O'MAHONY: We certainly played well that day. It was, yeah, it was nice feeling afterwards. It was a nice feeling during it. It was one of those games that it wasn’t nail-biting for the last three minutes. It was nice to be able to enjoy that. They’re the kind of days you want to try and recreate and do special things.
MURRAY: We’ve been together for a long time. We understand each other as a team and the ability of the team – we have no fear of holding on to the ball. Where probably in my early days playing in the Irish team, against big teams, you’re kind of just hoping to get through the game, nearly... Now, it’s every team that we go out against, we genuinely believe we can win.
Ireland's title defence of 2019 was over before it started. England avenged their loss in thumping style and while Schmidt's side rebounded with wins over the Scots, Italians and French, it was Wales - with Gatland in his final championship for that nation - that ended their feint hopes. With it they won a Grand Slam of their own.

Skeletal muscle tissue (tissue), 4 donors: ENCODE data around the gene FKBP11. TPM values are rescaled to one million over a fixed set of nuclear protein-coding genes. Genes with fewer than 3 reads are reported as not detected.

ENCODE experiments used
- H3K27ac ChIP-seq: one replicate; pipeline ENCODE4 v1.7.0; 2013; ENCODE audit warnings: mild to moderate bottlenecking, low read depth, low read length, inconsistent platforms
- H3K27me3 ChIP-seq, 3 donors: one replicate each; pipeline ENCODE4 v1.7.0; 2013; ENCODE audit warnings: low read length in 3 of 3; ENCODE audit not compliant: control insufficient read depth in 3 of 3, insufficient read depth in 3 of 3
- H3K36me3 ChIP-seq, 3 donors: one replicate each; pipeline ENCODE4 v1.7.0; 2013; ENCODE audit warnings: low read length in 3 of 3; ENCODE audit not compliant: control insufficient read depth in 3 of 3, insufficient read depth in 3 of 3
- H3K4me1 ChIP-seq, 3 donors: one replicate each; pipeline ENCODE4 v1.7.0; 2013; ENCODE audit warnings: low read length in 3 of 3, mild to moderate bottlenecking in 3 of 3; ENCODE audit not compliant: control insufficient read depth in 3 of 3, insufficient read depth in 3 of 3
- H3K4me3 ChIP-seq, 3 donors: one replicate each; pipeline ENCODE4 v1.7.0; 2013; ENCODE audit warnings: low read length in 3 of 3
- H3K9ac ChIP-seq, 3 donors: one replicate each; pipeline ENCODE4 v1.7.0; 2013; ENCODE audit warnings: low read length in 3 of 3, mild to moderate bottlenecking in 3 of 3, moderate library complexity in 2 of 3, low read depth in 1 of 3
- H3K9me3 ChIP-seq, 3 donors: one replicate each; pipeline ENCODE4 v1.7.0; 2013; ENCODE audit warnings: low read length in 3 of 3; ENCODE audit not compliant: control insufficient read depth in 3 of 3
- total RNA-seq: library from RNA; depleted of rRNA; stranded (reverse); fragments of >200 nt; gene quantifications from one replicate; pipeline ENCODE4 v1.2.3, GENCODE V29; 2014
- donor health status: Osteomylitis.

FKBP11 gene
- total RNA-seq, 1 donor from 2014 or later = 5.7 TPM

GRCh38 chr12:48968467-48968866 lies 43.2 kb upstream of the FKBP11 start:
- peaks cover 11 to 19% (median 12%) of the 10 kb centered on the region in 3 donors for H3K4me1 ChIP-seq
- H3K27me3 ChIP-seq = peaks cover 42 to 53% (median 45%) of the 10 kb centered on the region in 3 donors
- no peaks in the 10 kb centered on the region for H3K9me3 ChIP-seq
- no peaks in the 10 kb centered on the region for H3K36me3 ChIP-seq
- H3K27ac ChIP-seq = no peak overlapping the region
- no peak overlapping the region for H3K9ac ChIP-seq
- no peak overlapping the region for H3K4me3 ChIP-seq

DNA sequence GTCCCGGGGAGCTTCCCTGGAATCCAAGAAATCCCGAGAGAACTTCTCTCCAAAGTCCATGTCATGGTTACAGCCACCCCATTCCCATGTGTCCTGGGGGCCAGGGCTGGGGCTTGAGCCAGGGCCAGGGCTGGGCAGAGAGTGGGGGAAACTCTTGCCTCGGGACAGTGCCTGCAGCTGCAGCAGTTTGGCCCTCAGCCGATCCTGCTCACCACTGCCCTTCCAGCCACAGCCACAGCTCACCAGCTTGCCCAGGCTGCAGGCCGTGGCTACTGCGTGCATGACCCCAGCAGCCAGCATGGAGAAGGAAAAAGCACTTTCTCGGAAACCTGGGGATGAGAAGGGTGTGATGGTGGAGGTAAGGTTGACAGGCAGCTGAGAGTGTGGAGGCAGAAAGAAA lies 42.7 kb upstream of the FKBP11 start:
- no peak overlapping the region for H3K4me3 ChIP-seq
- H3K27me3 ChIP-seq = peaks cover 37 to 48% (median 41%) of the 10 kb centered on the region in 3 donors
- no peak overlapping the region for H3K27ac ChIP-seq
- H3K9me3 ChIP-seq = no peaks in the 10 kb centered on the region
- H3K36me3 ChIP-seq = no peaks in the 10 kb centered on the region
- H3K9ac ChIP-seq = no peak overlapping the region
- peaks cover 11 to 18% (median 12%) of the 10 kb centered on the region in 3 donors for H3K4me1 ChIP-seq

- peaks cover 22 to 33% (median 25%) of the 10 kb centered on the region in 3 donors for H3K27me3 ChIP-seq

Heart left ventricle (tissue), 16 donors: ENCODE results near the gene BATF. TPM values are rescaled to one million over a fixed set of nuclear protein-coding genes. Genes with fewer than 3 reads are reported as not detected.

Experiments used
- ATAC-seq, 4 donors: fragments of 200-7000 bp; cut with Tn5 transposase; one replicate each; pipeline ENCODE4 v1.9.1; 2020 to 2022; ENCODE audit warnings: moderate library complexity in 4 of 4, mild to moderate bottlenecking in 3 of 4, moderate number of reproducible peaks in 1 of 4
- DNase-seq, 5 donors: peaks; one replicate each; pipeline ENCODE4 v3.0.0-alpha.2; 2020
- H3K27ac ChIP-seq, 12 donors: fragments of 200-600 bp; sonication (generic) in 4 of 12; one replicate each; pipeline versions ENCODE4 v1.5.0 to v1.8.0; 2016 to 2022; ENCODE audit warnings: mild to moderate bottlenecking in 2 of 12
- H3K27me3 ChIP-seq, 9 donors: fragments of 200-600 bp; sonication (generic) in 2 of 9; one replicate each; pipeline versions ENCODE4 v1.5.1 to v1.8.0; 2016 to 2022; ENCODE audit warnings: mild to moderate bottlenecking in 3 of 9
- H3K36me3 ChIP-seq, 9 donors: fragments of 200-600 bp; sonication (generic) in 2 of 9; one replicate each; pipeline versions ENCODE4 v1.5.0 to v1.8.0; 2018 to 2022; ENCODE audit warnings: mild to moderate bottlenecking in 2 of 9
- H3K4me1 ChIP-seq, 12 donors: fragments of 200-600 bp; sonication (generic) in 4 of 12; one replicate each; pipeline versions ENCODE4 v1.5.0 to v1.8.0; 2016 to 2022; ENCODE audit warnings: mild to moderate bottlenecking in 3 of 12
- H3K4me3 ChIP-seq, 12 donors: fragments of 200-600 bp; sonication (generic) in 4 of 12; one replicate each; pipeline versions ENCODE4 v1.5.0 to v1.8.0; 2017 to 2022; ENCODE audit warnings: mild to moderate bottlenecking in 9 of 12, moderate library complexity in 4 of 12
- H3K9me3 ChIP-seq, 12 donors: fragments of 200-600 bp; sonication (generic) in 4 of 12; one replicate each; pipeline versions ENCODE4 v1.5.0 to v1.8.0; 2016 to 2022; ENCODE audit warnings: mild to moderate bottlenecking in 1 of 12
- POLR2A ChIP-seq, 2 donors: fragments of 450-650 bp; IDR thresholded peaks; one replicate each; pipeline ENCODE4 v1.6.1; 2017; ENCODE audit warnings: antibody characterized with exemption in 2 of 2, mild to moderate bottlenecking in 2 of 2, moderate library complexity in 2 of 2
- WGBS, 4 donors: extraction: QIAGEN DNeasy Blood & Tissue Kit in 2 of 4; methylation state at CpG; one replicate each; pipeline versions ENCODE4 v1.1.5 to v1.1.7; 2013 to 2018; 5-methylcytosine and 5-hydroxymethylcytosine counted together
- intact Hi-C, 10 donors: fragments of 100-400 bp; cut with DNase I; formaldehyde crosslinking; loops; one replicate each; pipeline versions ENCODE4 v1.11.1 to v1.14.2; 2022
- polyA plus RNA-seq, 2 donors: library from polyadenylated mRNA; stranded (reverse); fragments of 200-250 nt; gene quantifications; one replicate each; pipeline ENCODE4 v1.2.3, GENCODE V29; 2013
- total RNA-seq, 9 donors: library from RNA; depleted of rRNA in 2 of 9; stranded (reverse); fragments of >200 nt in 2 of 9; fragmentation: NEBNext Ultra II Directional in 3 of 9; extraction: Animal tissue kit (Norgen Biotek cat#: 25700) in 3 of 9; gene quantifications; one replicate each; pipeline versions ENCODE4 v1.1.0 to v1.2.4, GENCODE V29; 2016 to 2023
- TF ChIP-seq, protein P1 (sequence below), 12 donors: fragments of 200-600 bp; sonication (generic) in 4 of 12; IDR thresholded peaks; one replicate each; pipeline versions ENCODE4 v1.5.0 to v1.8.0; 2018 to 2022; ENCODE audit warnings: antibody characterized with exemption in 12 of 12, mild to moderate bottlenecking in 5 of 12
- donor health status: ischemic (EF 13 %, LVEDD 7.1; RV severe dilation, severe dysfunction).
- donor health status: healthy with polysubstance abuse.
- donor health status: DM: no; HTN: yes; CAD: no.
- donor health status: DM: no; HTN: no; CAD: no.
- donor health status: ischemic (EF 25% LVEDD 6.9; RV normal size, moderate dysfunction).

In keeping with every Irish coaching change of the Six Nations era, the assistant (Andy Farrell this time) has succeeded the head coach. In keeping, too, is another disappointing World Cup campaign in the rear-view.
Farrell has named Sexton as his captain and called up five uncapped players. After 11 years of assisting the top man, Farrell is determined to make his own mark on this team.
FARRELL: I want to be myself. I've got an idea on how I want to play the game and I want my team to stand for those ideas. We're going to make sure that we stand for something properly, first and foremost. Every coach wants to put his own stamp on his team. We need an identity and hopefully that'll be evident as the games unfold.
Four championships in 20 editions of the Six Nations but the added sheen of two Grand Slams and some performances that will live on in the memory for years to come.
We want more. Of course we do.
That's only natural, but it hasn't always been the way.
*Additional reporting by Rob O'Hanrahan*
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Barry Murphy and Andrew Trimble are joined by Jerry Flannery, Eddie O'Sullivan and Ali Miller in Reardens, Cork as House of Rugby sets its sights on the 2020 Guinness Six Nations.